To strengthen Vision’s presence overseas, in the past three months the company has sealed output deals with distribs in six territories, Damon disclosed. The exec says he’s not ready to name these distribs. He listed the advantages of those pacts as doing business with distribs that provide “accurate accounting,” and avoiding the need to negotiate each picture separately.

Vision has domestic distrib deals with Sony’s Triumph Releasing and Columbia TriStar Home Video. Sony has a minority stake in Vision, as have Trans World Entertainment partners Moshe Diamant and Eduard Sarlui.

Vision’s sales agency agreement with Epic Prods. ended after Diamant and Sarlui were forced out of Epic by Credit Lyonnais. Epic’s current chief John H. Peters reportedly is talking to various sales agents about handling Epic’s library. Damon says he’s also talking to Epic about extending the sales deal.

Triumph is releasing Vision’s Eskimo epic “Shadow of the Wolf” this Friday on 400 prints, and “Sidekicks” (Beau Bridges, Joe Piscopo) on April 9. At the AFM, Damon reported strong pre-sales for Vision’s slate headed by “Men of War” (Dolph Lundgren), “Attack of the 50-Foot Woman” (Daryl Hannah) and “Benji-Benji.”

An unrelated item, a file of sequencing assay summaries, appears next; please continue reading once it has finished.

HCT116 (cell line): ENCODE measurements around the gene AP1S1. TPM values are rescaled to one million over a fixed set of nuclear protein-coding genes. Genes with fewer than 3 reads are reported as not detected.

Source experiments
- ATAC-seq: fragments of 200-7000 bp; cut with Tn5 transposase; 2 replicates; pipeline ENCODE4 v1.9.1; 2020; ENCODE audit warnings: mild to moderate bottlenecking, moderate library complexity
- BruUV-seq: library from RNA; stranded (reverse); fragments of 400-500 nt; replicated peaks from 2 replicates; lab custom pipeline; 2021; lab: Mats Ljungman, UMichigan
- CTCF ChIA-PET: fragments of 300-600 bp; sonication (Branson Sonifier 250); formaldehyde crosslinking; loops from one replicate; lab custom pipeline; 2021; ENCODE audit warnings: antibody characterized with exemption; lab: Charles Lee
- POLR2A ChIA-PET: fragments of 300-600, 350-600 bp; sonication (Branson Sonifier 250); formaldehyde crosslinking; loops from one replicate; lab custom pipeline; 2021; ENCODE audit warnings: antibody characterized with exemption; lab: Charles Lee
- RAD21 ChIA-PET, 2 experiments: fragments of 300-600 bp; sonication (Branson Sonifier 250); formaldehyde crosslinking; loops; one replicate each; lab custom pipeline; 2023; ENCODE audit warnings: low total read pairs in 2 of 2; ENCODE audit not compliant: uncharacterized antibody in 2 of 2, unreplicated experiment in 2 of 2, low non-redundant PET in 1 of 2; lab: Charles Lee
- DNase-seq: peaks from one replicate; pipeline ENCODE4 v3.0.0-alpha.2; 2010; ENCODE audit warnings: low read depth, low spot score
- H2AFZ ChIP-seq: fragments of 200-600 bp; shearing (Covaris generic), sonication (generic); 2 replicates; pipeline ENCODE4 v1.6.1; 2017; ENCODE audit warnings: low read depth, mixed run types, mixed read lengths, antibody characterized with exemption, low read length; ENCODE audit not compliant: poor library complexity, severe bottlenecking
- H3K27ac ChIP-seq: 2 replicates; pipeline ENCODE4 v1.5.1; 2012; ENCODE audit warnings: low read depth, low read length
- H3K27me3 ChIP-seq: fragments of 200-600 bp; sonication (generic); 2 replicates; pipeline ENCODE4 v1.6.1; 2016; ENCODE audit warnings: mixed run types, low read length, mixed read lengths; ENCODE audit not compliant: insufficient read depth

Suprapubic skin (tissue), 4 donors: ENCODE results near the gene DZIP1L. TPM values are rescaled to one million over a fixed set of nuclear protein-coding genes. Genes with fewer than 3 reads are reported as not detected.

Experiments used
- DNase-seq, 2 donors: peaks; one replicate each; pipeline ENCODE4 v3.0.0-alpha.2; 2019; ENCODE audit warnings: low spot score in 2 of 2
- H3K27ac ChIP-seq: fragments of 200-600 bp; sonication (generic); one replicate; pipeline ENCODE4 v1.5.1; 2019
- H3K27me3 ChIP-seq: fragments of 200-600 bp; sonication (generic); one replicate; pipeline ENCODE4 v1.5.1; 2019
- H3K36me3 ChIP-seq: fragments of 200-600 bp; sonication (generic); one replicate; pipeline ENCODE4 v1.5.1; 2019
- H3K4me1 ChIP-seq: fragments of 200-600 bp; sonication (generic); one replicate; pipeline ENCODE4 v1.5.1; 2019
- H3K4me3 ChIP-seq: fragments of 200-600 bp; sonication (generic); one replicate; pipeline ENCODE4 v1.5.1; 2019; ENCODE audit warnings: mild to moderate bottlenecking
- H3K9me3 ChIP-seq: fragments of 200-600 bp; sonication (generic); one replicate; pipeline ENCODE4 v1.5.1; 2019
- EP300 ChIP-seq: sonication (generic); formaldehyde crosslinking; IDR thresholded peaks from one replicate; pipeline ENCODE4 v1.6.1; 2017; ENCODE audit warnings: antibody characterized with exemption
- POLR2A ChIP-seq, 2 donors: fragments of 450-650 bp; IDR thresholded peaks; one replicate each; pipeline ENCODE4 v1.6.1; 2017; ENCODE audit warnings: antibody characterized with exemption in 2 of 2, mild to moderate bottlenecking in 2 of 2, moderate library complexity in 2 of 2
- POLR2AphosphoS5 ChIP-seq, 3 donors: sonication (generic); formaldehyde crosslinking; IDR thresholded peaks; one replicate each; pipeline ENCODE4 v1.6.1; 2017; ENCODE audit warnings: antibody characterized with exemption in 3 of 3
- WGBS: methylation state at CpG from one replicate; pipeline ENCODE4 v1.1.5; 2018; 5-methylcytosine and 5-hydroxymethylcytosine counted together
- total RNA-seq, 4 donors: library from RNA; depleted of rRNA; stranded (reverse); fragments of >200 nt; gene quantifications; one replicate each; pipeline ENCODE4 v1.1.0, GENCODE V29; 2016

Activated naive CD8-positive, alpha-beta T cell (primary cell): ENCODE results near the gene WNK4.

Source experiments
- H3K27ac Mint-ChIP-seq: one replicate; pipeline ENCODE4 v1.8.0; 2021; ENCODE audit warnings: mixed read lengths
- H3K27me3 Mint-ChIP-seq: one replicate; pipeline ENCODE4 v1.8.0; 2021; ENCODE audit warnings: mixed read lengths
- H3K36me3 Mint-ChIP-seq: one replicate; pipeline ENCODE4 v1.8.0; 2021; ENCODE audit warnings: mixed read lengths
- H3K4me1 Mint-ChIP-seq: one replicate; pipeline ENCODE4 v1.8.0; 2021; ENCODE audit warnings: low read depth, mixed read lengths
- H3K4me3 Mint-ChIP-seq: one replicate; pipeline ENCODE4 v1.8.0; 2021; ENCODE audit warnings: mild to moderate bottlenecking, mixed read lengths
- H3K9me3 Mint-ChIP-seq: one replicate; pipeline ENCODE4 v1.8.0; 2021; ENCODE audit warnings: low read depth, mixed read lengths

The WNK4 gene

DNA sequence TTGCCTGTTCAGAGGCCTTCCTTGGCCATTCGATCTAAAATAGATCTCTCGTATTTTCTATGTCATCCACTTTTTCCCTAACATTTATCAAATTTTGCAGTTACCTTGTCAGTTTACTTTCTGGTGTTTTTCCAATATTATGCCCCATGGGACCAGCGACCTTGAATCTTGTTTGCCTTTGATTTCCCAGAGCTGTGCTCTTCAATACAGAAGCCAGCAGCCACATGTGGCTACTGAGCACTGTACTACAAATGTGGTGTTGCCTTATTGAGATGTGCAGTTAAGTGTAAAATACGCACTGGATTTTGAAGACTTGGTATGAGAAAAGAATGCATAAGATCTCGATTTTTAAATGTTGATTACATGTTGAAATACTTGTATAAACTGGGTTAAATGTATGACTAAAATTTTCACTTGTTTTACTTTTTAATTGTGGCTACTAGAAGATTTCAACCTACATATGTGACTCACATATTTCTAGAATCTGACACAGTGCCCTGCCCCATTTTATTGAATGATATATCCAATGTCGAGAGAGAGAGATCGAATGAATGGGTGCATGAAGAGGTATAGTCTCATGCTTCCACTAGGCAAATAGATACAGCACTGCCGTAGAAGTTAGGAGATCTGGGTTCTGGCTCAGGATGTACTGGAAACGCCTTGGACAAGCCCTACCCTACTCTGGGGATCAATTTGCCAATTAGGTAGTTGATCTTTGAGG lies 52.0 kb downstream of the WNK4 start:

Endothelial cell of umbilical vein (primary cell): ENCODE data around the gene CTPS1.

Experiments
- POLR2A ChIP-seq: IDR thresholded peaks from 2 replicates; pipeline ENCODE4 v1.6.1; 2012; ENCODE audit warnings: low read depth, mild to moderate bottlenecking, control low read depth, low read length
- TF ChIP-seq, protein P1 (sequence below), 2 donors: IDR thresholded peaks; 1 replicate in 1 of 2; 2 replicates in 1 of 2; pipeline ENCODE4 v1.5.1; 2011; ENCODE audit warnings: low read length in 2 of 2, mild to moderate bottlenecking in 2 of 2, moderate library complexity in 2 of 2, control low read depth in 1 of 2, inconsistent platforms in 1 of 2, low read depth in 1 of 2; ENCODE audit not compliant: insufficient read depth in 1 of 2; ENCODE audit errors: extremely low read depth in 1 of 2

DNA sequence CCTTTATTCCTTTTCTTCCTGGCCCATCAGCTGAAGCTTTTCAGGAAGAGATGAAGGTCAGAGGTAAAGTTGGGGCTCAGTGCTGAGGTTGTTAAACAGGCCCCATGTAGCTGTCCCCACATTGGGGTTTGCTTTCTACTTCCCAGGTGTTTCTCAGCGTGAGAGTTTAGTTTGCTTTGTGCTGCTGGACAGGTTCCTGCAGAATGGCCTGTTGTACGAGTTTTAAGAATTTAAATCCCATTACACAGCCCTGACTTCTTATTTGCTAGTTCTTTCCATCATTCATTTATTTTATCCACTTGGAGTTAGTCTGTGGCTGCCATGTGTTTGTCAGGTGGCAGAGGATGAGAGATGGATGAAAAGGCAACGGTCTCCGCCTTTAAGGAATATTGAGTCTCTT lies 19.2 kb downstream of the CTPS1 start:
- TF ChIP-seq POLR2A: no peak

More Film

  • Woody Allen Developing Next Film With

    Woody Allen Teams with Spain’s Mediapro for Next Film

    MADRID — Woody Allen is re-teaming with Spain’s Mediapro, one of Europe’s biggest independent film-TV companies, to develop his next film with an eye it seems to shooting in Spain. Mediapro co-financed and co-produced two of Allen’s highest-grossing movies, 2008’s “Vicky Cristina Barcelona,” which grossed $96.4 million worldwide, and 2011’s “Midnight in Paris” which earned [...]

  • 'Stitches' Review: Berlin Film Festival

    Berlin Film Review: 'Stitches'

    An elegant hybrid of true-story exposé and slow-moving arthouse thriller, Serbian director Miroslav Terzić’s sober sophomore feature “Stitches” takes a familiar idea — a lone crusader taking on a corrupt system in pursuit of the truth — but delivers an unusually thoughtful, psychologically compelling character study. Taking its cue from Snežana Bogdanović’s eerily composed but fathomless [...]